Ruth Zentler-Munro

Year of call: 2004

Ruth is a passionate advocate, who brings real personal commitment and a keen sense of justice to her practice. Her practice is balanced between prosecution and defence work. Ruth adopts an individualistic and humanistic approach to her cases and understands that no matter how ‘trivial’ the case may be in legal terms, it is of the utmost concern to those involved in it.


Ruth is particularly adept at dealing with vulnerable clients, whether they be young, mentally disordered or suffering from the ill/after-effects of serious addictions. These ‘soft skills’ are counterbalanced by a strong interest in the intellectual side of law: Ruth is always keen to test doctrinal limitations when advancing legal arguments.
Ruth has a great deal of experience in all areas of crime, in particular: violence, drugs, dishonesty offences, public order and sexual offences.

Ruth is a member of Lawyers for Liberty, Amnesty International, the Criminal Bar Association and is a mentor to disadvantaged teenagers through the Social Mobility Foundation.


LLB (Dunelm) 2:1
LLM International Law (Bristol)

Professional Associations

Criminal Bar Association
South Eastern Circuit
International Legal Network Society
Lawyers for Liberty

Notable Cases

Regina v Harvey[2009] EWCA Crim 469
Ruth was commended for her careful and forceful submissions in relation to an appeal against conviction involving the judge’s direction on self-defence. (In the later Court of Appeal case of R v Keane and McGrath [2010] EWCA Crim 2514, the Court of Appeal specifically approved the direction that Ruth had encouraged the Judge to give: “It seems to us that that kind of homely expression… can quite well encapsulate the question which may arise if an original aggressor claims the ability to rely on self-defence. We would commend it as suitable for a great many cases.”)

R (on the application of Bromley LBC) v Bromley Magistrates Court [2011] EWHC 432 (Admin)
Ruth was commended for her advocacy by both of their Lordships: “Miss Zentler-Munro, appearing on behalf of the claimant, the London Borough of Bromley, today…has put the matter very well indeed, has been able to make her points succinctly and forcefully.”


As led junior counsel

R v D – Multi-handed drug-related murder, in which one of the defendants pleaded guilty and then gave evidence for the Crown and implicated the client who had become first on the indictment.

R v R – Multi-handed drugs conspiracy involving months of surveillance.



R v H – Represented a defendant who organised and was the chief protagonist in a series of gun-point robberies organised through ‘Gumtree’.

R v M – Represented a youth who organised a robbery through ‘Gumtree’ in which the complainant was stabbed.

R v A – Represented a young male with mental health difficulties who was first on the indictment in relation to a group sex attack on a young girl. Almost every legal argument was advanced: section 41, bad character, hearsay and section 78.

R v S – Drugs case involving unauthorised surveillance.

R v W – False imprisonment, burglary and ABH of vulnerable complainant.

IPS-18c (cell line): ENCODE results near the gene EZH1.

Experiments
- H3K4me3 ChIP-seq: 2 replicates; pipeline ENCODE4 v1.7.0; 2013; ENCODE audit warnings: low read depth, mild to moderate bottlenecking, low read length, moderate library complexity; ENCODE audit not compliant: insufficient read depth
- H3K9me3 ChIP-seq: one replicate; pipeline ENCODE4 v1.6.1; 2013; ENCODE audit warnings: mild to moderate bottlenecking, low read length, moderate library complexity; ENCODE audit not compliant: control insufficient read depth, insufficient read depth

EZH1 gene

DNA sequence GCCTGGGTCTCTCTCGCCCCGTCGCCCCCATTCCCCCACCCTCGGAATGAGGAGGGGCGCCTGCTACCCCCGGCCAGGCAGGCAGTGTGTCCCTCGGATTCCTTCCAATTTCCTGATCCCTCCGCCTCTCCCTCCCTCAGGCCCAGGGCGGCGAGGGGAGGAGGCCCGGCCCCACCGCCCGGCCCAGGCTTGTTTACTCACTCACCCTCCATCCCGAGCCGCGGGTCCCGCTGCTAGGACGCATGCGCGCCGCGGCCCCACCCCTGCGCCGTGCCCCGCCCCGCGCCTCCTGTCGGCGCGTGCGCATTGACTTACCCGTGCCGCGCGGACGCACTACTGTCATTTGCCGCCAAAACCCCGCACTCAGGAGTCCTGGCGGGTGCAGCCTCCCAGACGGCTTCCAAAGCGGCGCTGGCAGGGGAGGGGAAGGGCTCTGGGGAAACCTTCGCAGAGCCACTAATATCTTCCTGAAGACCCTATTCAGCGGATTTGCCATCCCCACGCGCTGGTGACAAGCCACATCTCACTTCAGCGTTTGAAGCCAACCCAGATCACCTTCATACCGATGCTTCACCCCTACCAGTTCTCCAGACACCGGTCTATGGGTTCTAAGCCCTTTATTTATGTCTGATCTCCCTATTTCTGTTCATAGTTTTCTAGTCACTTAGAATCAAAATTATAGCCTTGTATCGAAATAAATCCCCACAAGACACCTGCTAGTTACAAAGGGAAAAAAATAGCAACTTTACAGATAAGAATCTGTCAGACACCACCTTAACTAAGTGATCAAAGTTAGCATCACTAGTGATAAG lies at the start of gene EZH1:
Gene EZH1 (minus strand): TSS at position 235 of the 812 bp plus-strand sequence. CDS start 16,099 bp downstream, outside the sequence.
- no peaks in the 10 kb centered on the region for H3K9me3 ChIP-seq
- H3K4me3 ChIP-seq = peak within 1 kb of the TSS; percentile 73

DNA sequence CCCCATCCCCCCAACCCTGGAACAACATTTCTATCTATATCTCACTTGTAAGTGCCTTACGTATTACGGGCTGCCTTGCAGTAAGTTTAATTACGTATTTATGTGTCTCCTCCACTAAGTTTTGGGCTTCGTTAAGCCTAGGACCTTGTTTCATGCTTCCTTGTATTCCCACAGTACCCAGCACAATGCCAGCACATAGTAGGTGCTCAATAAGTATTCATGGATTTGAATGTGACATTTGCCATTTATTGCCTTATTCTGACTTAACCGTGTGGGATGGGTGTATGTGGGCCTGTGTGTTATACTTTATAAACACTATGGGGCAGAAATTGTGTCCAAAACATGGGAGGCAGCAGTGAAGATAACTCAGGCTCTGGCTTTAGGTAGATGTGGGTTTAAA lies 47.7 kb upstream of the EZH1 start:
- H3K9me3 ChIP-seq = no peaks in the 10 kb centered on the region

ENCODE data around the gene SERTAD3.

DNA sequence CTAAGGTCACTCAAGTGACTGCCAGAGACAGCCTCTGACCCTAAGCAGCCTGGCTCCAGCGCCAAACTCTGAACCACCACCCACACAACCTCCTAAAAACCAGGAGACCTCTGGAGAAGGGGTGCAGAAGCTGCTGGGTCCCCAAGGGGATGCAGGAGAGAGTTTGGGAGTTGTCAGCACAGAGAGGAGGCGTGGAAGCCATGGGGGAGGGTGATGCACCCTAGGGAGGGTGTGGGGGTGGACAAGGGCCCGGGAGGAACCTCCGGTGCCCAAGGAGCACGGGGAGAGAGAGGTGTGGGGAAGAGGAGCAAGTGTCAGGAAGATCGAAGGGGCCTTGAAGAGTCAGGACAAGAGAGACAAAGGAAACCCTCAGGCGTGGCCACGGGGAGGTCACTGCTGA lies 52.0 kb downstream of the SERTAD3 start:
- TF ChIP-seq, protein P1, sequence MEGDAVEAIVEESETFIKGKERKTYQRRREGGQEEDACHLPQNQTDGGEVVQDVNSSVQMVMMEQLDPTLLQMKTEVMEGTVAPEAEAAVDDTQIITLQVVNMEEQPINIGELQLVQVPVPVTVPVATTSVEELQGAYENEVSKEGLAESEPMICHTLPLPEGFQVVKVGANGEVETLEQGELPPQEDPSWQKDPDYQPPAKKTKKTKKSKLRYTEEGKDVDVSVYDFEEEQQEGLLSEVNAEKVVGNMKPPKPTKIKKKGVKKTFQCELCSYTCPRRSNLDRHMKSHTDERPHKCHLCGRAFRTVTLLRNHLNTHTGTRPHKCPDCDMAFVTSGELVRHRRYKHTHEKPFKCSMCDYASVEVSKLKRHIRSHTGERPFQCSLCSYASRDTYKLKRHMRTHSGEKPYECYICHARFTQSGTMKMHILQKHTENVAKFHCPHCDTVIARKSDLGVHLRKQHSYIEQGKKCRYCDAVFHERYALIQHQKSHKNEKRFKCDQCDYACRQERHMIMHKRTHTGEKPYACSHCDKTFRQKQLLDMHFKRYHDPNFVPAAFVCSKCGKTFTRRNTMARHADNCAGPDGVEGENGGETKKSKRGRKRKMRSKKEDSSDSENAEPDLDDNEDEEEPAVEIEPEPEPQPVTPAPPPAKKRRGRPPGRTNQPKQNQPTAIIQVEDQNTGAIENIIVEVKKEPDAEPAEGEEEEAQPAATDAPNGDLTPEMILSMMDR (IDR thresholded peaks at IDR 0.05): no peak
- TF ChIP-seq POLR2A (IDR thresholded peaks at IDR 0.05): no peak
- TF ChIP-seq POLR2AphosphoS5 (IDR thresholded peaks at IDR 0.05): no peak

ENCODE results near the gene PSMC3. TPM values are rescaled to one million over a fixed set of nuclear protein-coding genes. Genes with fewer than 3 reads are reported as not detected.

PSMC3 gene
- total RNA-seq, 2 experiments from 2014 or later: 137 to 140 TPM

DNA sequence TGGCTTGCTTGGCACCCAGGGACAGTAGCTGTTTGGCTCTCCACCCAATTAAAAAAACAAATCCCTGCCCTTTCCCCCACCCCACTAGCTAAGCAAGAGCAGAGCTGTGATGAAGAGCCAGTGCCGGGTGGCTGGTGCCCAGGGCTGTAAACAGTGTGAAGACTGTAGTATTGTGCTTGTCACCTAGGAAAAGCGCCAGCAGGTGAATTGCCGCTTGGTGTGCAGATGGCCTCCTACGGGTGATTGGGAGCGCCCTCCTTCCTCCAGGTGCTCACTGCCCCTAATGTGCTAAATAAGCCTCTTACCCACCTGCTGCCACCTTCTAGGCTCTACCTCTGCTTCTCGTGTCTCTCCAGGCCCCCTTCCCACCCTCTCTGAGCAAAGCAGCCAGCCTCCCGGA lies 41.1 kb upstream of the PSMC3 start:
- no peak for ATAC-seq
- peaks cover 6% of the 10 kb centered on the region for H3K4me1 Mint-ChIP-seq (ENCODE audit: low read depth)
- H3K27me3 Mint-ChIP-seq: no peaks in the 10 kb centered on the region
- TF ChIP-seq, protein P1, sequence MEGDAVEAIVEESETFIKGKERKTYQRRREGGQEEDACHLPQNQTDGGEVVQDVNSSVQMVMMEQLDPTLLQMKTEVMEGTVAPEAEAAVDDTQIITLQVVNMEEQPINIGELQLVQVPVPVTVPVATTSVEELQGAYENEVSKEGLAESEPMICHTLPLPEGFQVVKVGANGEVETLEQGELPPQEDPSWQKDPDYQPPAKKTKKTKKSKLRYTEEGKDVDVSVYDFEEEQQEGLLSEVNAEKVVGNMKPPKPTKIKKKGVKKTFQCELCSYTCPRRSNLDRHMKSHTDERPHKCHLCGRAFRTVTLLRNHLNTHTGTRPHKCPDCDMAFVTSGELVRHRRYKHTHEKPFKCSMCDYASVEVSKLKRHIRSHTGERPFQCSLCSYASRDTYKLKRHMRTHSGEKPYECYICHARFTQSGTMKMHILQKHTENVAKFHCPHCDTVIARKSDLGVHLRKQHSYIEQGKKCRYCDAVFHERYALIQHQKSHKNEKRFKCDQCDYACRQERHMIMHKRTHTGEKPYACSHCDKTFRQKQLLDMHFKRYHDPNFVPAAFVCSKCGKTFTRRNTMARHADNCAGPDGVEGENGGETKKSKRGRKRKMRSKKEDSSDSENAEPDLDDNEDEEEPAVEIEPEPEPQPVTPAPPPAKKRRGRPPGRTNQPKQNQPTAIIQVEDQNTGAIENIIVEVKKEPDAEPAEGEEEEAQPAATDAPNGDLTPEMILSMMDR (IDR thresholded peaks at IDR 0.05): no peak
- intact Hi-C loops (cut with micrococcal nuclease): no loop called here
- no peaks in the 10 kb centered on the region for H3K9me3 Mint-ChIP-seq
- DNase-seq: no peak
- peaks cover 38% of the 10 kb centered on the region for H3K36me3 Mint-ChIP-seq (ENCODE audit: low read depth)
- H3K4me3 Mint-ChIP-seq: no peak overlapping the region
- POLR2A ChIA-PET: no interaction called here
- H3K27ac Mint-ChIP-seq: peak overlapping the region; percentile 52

R v Z – Section 18 in which the complainant gave evidence for the defence!

R v M – Represented a footballer charged with assaulting a woman in a nightclub.

R v B – International drugs importation involving undercover surveillance.

R v G – Multi-handed affray.

R v M – Racially aggravated road rage incident in which the defendant was acquitted despite admitting that he had lied throughout his police interview because he didn’t feel the need to tell the truth.

R v H – Represented a mentally vulnerable defendant and persuaded the Crown to accept a conditional caution, notwithstanding the fact that she had attacked someone by beating them over the head with a pan.

R v C – Represented a mentally vulnerable defendant and persuaded the Crown to offer no evidence.

R v A – Represented a young man who was first on the indictment in relation to a violent disorder that left one of the complainants with a fractured skull.

R v E – Dwelling house burglary.

R v R – Multi-handed robbery.

R v St L – Drugs offences dropped after extensive disclosure requests pertaining to the police officers’ (im)propriety.

R v J – Section 18 and robbery offences in which it was alleged that the defendant had stabbed the complainant twice following a drug deal gone wrong.

R v H – Sexual assault on a young complainant.

R v S – Section 20 against a police officer of which the young defendant was acquitted, despite giving evidence contrary to five police officers.



R v A-S – Conducted a benefit fraud prosecution on behalf of a local authority in which the defendant had been fraudulently claiming for over 10 years

R v R & Others – Prosecuted multi-handed violent disorder and associated weapons offences.

R v B – Prosecuted two joined cases of theft in breach of trust. It was the first time the defendant was convicted despite having been charged with similar offences six times previously.

R v E – Threats to kill, witness intimidation and dangerous driving.

R v W – Section 20 against a mentally vulnerable complainant

R v M – Professionally organised theft of vast amounts of copper from the railway.

R v W – Affray and section 20.

R v W – Multi-handed violence and public disorder.

R v W – Straightforward ABH and bladed article, made more complicated by the fact that the defendant claimed to be unfit to be tried.

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